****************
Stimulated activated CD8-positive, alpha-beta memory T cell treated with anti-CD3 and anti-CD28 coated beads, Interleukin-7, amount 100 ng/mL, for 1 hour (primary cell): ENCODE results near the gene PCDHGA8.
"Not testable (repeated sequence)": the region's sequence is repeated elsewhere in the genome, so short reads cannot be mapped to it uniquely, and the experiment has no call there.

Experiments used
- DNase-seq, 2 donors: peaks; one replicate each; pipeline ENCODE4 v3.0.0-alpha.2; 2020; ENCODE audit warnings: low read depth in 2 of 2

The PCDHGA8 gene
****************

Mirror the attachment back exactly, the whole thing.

Stimulated activated CD8-positive, alpha-beta memory T cell treated with anti-CD3 and anti-CD28 coated beads, Interleukin-7, amount 100 ng/mL, for 1 hour (primary cell): ENCODE results near the gene PCDHGA8.
"Not testable (repeated sequence)": the region's sequence is repeated elsewhere in the genome, so short reads cannot be mapped to it uniquely, and the experiment has no call there.

Experiments used
- DNase-seq, 2 donors: peaks; one replicate each; pipeline ENCODE4 v3.0.0-alpha.2; 2020; ENCODE audit warnings: low read depth in 2 of 2

The PCDHGA8 gene